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Coaxial Cabling Terms


Attenuation (Insertion Loss): Loss of power. Attenuation is usually measured in dB loss per length of cable (ex. 31.0 dB/100Ft.). Attenuation increases as frequency increases.

Bend Radius: The amount of radius a cable can bend without any adverse effects.

Center Conductor: The solid or stranded wire in the middle of the coaxial cable.

Coaxial Adapter: A device used to change one connector type to another or one gender to another (ex. BNC to SMA Adapter).

Coaxial Cable: A two conductor cylindrical transmission line typically comprised of a center conductor, an insulating dielectric material and an outer conductor (shielding). Coaxial cable can be flexible, semi-rigid or rigid in nature.

Coaxial Connector: The interconnection device found at each end of a coaxial cable assembly. There are many common types of coaxial connectors such as: BNC, SMA, SMB, Type F, etc.

Dielectric: The insulating material that separates the center conductor and shielding.

Electromagnetic Interference (EMI): Electrical or electromagnetic energy that disrupts electrical signals.

Frequency: Number of times a periodic action occurs in one second. Measured in Hertz.

Impedance: The opposition to the flow of alternating or varying current. Measured in Ohms. Two common impedance values are 50 Ohms used primarily for data and 75 Ohms used to transmit video signals.

Insertion Loss: A measurement of attenuation determined by the system output before and after the connection of a cable and/or device.

Jack: The female connector usually containing a center socket.

Microwave Frequencies: Microwave frequencies range from Ultra-High Frequency (UHF) .3-3 GHz, Super High Frequency (SHF) 3-30 GHz to Extremely High Frequency (EHF) 30-300 GHz.

MIL-C-17: MIL-C-17 is a specification document that has been used since the 1940s to standardize the physical and electrical characteristics of coaxial cables. There is no longer any control of RG specifications so cables may perform differently than the cables that adhere to MIL-C-17.

Plug: The male connector usually containing a center pin.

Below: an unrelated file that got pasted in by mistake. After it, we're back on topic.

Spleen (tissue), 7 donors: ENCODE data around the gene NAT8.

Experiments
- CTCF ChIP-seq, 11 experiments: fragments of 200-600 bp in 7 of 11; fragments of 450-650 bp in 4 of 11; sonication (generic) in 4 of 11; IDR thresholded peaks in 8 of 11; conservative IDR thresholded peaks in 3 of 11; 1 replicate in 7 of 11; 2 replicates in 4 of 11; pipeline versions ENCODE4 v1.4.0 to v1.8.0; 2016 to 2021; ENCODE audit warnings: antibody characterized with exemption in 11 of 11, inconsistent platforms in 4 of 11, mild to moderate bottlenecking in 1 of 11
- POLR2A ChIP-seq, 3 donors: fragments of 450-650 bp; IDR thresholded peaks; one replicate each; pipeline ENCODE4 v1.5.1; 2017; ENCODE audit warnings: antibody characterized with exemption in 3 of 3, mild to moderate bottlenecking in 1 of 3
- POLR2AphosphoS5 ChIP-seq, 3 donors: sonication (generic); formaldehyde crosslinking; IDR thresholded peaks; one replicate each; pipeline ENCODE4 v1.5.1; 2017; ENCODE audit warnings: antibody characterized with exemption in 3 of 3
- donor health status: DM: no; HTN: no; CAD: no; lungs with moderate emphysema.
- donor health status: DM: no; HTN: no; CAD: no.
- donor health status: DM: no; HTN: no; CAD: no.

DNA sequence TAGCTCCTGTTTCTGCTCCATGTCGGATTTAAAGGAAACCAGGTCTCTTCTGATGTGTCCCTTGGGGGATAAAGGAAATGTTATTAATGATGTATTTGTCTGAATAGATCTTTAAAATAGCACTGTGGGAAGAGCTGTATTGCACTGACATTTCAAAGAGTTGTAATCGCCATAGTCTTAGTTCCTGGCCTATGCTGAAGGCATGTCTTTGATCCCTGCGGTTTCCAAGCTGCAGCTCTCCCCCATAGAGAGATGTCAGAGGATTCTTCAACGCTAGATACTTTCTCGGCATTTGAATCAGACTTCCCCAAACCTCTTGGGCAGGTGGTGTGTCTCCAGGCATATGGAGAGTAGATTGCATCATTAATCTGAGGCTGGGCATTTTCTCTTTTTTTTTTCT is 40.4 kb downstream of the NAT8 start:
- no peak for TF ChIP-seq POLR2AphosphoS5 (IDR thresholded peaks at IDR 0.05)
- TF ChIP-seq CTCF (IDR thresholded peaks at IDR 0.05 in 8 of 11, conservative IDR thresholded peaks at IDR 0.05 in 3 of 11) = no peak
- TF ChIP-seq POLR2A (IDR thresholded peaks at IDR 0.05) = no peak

RF (Radio Frequency): A frequency band from 3 MHz to 300 GHz. Primarily used for transmission of radio and television signals.

RG/U: A designation that originated with a US Government specification. No longer in effect. Currently used as a general reference. (R=Radio Frequency, G=Guide, U=Universal Specification). Letters that appear before the /U characters (i.e. A, B or C) means a specification modification or revision. For instance, it is common in the CB industry to see the designation RG-58A/U. The original RG-58/U coaxial cable had a solid center conductor. The "A" modification replaced the solid center conductor with a more flexible stranded center conductor (that is highly recommended for use in mobile installations). Other designators often seen are: A = Modification to the Solid Core Material Specification, B = Modification to the Outer Jacket Specification, C = Modification of the Dielectric Insulator Specification. These designators are not precise and specifications may vary from one vendor to another.

Shielding: Conductive envelope made of wires or metal foil that covers the dielectric and the center conductor.

Twinaxial: An offshoot of coaxial cabling. Two center conductors with one dielectric and braided shielding.

Velocity of Propagation (VP): Usually expressed as a percentage, VP is the transmission speed of electrical energy in a determined length of cable compared to the speed of light.

VSWR (Voltage Standing Wave Ratio): The ratio of the maximum effective voltage to the minimum effective voltage measured along a RF transmission line. This value generally increases with frequency and higher values are not desirable.